Raytheon has been awarded a contract to start production of an additional army navy/transportable radar surveillance-2 (AN/TPY-2) ballistic missile defence radar.
Awarded by the US Missile Defense Agency (MDA), the $172.7m contract covers production and delivery of the 12th AN/TPY-2 radar, along with associated spare parts to help the US address the growing demand for systems that can help protect against the increasing danger posed by ballistic missiles.
Raytheon Integrated Defense Systems' global integrated sensors vice-president, Dave Gulla, said the start of production of a 12th AN/TPY-2 radar is significant as the X-band sensor serves as the backbone of US missile defence worldwide.
"The US, our warfighters, allies and security partners can count on the AN/TPY-2 because it has performed flawlessly in every test to date against all categories of ballistic missiles," Gulla said.
An integral element of the US ballistic missile defense system (BMDS), the AN/TPY-2 is a high-resolution, X-band phased array radar, designed for long-range acquisition, precision tracking and discrimination of all ballistic missiles, from short-range to intercontinental ballistic missiles (ICBMs).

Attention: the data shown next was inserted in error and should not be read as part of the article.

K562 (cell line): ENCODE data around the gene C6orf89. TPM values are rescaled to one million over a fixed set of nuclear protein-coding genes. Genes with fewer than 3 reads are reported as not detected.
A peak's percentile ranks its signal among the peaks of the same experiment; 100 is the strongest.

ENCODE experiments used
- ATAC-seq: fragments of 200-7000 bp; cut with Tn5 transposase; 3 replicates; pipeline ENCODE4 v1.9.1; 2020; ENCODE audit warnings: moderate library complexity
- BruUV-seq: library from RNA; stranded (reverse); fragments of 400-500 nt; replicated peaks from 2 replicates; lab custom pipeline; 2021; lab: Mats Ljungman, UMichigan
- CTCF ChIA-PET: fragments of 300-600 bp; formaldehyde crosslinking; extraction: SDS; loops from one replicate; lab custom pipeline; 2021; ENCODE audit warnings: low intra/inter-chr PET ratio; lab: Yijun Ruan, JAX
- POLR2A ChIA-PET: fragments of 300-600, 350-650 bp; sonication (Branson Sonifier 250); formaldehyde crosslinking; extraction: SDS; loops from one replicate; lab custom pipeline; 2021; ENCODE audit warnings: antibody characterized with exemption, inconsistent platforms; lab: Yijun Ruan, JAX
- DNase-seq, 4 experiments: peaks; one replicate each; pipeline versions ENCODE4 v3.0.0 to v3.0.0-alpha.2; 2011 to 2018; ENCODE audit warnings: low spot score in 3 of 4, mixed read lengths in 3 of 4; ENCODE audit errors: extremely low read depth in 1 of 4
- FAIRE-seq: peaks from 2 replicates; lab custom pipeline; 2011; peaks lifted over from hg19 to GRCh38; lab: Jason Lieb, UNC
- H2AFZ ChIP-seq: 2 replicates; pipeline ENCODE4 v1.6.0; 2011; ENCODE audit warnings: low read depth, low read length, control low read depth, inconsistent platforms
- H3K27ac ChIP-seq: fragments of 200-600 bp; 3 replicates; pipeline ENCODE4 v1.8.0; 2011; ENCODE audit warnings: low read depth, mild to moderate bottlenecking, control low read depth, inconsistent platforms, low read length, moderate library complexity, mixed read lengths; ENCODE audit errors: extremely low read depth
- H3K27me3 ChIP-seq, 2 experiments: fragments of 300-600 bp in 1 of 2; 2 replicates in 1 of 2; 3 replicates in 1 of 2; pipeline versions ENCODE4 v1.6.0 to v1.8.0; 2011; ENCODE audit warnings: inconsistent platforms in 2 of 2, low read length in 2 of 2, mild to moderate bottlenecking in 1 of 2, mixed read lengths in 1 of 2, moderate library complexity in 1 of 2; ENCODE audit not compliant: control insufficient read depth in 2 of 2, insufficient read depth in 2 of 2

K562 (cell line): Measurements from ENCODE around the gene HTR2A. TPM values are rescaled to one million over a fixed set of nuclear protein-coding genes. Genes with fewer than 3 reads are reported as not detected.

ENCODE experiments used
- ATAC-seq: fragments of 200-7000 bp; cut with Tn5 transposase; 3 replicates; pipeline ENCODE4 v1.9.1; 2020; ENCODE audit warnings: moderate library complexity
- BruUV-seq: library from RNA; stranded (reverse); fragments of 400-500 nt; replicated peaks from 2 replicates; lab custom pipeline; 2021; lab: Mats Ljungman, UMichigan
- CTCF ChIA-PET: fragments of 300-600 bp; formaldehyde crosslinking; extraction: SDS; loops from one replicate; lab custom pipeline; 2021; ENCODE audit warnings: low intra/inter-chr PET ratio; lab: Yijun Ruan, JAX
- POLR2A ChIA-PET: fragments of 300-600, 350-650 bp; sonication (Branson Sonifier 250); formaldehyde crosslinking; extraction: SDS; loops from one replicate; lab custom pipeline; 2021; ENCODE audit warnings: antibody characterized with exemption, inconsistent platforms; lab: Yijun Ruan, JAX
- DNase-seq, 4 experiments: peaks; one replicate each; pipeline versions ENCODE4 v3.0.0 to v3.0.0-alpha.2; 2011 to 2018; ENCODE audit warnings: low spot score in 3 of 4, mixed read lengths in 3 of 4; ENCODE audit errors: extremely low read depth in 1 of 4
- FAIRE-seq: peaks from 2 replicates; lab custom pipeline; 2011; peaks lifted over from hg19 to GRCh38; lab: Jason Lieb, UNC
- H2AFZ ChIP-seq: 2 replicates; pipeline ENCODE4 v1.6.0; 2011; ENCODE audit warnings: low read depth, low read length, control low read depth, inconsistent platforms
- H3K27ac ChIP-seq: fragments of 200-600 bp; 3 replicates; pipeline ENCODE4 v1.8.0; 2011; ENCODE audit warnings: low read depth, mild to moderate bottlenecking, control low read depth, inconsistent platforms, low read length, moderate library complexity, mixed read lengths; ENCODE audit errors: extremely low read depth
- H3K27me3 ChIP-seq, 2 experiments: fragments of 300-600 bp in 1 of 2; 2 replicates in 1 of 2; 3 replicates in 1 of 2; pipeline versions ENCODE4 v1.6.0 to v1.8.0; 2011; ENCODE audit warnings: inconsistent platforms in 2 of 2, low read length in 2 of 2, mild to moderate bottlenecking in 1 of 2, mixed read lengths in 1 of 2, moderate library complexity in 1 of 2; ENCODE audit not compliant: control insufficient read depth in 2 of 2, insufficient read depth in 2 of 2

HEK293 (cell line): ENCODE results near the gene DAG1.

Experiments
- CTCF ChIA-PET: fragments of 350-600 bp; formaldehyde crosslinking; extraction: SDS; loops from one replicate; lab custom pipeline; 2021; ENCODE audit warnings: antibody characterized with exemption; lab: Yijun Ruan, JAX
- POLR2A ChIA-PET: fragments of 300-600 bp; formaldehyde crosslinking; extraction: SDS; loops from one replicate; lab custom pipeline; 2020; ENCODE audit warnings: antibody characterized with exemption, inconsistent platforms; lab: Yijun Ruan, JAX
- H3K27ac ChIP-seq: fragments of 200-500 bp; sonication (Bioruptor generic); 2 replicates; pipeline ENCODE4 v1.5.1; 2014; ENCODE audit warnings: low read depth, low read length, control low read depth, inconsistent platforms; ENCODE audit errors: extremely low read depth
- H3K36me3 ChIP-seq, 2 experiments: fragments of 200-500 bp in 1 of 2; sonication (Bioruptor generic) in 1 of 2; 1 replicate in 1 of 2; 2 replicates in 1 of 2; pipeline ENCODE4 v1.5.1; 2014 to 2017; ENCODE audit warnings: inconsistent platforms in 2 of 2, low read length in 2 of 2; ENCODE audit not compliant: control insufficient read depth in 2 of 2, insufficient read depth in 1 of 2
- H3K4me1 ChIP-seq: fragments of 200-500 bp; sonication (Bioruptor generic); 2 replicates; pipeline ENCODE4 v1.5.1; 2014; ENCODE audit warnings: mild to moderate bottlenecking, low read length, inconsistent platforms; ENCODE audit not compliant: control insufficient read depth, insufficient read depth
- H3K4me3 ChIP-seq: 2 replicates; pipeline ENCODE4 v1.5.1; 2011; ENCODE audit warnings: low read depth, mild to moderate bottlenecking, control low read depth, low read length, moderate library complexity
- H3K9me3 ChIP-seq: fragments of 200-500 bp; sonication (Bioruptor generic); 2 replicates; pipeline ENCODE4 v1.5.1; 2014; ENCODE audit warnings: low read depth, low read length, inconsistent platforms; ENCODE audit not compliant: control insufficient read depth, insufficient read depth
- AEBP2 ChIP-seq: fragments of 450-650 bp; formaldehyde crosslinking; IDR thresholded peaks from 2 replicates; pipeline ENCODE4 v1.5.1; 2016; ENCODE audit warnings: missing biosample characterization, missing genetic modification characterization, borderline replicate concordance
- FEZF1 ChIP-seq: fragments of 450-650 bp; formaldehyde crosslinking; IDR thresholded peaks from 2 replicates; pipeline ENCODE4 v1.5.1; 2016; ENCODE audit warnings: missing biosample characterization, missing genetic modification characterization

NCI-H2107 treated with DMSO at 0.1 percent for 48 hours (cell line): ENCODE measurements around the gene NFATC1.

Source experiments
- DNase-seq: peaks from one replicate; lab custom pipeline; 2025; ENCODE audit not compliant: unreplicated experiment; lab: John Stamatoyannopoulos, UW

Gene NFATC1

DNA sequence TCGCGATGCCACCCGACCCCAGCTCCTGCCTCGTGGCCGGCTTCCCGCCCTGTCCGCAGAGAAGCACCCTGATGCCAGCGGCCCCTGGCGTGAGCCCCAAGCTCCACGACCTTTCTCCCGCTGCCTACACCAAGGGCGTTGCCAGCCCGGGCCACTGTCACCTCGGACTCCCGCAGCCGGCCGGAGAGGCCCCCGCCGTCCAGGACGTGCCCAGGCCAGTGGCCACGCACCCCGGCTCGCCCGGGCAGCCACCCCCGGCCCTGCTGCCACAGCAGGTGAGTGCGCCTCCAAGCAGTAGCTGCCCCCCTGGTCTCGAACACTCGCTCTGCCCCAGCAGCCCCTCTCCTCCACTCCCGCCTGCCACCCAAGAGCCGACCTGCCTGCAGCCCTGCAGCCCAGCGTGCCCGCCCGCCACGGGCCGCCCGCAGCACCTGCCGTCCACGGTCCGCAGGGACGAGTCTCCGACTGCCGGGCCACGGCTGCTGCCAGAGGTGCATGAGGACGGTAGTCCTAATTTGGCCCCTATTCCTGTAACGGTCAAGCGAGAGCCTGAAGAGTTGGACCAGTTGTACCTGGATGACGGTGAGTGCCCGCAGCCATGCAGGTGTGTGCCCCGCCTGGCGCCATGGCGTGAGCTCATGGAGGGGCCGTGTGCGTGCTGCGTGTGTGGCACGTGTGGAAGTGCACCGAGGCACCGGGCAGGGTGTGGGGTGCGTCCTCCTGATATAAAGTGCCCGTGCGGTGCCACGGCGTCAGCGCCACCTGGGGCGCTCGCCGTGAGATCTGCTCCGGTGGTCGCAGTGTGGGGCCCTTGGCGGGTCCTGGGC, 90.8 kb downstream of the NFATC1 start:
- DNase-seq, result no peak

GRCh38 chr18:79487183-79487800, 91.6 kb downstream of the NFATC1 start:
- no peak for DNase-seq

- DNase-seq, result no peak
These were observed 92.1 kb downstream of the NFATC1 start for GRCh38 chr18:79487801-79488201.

Capable of deploying globally in either terminal or forward-based mode, the radar functions as the search, detect, track, discrimination and fire-control radar for the US Army's terminal high-altitude area defence (THAAD) system, enabling its missile to intercept and destroy incoming threats.
A total of eight AN/TPY-2 radars have been delivered to date by Raytheon to MDA.
The forward-based AN/TPY-2 radars are currently defending the US deployed troops and allies against ballistic missile attacks in Japan, Israel and Turkey.
Manufacturing work under the contract will be carried out at the company's facility in Woburn, Massachusetts, US, for scheduled completion by March 2016.
Image: the AN/TPY-2 radar is claimed to provide protection against more than 6,300 ballistic missiles. Photo: courtesy of US Army.